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Biography of

Joseph Lanner

12 apr 1801 (Vienna) - 14 apr 1843 (Döbling)
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Joseph Lanner

Joseph Lanner (12 April 1801 – 14 April 1843) was an Austrian dance music composer.[1] He is best remembered as one of the earliest Viennese composers to reform the waltz from a simple peasant dance to something that even the highest society could enjoy, either as an accompaniment to the dance, or for the music's own sake. He was just as famous as his friend and musical rival Johann Strauss I, who was better known outside of Austria in their day because of his concert tours abroad, in particular, to France and England.

Lanner had a lesser-known son, August Lanner,[1] who was just as musically gifted and prodigious as his father. His daughter Katharina became a well known international ballet dancer, settling in London where she became an influential choreographer and teacher.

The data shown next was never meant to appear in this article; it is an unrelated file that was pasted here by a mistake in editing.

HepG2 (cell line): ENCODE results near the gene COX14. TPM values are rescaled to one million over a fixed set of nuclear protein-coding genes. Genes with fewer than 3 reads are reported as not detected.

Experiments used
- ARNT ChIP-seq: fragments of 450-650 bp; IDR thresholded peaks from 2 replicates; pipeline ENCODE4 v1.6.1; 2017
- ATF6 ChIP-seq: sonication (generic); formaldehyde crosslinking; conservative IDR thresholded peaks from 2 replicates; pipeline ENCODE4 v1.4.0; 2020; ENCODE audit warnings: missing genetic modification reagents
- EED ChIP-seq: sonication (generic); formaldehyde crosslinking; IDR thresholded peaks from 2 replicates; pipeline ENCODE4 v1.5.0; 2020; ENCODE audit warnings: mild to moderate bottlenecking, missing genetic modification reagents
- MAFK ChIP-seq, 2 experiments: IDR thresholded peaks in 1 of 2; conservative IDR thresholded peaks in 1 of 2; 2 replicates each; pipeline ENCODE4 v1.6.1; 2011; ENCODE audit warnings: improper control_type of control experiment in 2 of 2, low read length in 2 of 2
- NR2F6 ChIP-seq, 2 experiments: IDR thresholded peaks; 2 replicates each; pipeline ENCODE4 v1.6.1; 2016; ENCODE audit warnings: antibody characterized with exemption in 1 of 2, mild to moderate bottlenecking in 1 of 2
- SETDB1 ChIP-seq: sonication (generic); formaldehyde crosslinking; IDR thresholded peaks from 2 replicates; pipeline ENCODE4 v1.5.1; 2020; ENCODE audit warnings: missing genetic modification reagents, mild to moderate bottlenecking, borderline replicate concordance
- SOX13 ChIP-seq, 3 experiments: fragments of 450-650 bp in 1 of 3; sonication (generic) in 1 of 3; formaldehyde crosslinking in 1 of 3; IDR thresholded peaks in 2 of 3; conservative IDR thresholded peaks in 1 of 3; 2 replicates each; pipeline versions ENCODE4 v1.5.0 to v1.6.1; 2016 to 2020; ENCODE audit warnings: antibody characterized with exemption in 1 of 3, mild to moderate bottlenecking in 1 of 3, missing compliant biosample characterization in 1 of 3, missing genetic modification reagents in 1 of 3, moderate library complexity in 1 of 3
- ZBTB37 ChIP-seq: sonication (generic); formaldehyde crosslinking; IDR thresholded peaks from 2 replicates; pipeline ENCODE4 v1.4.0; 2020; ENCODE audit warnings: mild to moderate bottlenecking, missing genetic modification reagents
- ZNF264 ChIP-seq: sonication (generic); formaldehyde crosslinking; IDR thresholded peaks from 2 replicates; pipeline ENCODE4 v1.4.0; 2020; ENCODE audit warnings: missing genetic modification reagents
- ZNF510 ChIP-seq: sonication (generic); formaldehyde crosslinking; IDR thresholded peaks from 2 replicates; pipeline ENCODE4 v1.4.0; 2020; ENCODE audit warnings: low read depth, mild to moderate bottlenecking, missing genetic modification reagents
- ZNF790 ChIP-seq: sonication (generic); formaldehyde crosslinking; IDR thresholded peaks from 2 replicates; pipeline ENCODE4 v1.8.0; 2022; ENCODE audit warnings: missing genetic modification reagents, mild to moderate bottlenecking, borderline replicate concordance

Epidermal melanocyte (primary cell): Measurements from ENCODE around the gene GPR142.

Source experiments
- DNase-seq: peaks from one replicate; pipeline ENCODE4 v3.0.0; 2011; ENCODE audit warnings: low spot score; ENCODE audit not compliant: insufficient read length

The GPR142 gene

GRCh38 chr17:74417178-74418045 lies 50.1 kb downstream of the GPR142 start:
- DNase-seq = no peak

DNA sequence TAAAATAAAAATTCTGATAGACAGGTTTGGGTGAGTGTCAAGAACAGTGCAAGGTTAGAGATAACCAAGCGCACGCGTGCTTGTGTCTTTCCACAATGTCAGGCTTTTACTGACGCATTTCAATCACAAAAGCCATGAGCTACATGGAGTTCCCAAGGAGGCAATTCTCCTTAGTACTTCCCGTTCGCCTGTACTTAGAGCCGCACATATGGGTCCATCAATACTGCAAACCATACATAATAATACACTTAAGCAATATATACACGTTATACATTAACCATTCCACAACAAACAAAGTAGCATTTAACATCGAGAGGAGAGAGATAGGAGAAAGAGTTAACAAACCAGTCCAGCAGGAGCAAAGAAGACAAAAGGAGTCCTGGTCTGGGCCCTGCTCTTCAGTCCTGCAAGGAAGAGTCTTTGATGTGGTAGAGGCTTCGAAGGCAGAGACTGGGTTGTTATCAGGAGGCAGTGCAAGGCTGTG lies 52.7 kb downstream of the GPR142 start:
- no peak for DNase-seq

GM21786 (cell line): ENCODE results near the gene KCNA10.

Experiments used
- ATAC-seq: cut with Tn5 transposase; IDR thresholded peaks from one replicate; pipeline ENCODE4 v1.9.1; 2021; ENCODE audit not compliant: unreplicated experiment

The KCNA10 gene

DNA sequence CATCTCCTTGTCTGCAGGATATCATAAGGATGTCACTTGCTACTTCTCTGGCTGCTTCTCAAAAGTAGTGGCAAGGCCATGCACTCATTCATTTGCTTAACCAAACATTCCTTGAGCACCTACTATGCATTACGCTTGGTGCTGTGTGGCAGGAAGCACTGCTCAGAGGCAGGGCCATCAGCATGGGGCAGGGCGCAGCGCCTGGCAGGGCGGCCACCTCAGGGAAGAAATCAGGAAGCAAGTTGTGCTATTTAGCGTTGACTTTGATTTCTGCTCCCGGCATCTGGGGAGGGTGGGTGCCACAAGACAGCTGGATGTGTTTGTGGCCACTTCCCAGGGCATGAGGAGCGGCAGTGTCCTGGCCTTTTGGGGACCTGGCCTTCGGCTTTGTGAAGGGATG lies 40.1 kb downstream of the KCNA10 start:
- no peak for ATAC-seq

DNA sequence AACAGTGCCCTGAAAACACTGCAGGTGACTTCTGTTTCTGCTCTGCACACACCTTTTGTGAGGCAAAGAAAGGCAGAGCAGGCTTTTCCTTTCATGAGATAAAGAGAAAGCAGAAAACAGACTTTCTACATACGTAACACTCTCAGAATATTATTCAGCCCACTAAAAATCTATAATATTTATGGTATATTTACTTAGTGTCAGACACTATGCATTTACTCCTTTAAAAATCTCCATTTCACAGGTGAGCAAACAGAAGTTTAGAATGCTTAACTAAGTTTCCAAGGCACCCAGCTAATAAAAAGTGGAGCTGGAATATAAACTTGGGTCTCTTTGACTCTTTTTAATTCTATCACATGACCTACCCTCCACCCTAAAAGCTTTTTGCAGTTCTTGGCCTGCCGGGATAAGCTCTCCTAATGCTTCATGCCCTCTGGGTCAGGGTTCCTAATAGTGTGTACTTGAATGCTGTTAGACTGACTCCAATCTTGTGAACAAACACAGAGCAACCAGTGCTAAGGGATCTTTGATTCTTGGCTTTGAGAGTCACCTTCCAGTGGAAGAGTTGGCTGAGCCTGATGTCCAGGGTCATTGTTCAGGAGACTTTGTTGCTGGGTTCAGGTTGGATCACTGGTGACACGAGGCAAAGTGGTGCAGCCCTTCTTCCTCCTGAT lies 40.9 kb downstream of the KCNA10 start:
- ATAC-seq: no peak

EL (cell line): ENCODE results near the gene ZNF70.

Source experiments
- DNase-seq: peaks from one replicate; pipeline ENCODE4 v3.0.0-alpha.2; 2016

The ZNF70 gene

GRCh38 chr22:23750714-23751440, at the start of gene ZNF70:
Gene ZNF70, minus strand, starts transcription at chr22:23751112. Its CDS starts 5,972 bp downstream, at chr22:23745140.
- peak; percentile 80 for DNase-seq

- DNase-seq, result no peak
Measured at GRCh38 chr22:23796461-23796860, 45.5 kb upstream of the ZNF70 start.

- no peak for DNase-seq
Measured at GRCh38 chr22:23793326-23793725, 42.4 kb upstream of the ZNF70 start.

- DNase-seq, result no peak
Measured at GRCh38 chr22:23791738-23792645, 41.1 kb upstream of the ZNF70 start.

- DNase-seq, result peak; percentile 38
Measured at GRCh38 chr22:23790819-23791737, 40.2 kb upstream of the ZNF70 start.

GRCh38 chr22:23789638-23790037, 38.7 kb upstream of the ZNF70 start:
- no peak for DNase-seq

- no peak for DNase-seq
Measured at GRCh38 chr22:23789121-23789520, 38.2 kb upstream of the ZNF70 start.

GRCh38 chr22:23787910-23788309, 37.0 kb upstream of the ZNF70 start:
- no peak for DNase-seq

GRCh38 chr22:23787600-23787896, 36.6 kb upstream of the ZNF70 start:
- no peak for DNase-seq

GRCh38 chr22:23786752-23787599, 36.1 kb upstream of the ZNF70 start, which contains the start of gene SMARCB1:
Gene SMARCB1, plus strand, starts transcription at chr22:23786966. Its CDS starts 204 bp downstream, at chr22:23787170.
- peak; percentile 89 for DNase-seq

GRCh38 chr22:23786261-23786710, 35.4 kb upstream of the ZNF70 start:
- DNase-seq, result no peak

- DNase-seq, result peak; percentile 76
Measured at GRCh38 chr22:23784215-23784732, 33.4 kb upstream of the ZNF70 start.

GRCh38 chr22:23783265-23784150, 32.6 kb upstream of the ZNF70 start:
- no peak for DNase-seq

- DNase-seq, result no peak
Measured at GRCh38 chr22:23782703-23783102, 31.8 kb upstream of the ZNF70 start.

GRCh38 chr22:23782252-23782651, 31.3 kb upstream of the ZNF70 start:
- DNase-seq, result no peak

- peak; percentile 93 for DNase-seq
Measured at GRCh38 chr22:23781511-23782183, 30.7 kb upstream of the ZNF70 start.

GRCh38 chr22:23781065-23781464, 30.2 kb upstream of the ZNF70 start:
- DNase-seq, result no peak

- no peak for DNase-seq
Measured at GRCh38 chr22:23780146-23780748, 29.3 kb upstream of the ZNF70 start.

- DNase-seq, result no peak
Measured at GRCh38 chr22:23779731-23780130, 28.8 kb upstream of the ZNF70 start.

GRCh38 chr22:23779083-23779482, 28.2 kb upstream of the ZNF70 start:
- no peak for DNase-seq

Lanner was born in St. Ulrich in Vienna. Largely self-taught on the violin, he joined a small string orchestra of Michael Pamer at about the same time as Johann Strauss I did, although he decided to venture into the music business himself and partnered with Karl and Johann Drahanek, forming a quartet that bore his name. The success of this string quartet led to its gradual expansion, and in 1824 Lanner was able to conduct a small string orchestra playing Viennese dance music. Such was the success of his orchestra that it was a regular feature in many Vienna carnivals, popularly known in the local dialect as the Fasching. It was in 1832 that Lanner allowed his soon-to-be rival Johann Strauss I to deputise in a second, smaller orchestra that was formed that year to meet the busy schedule of the Carnival activities.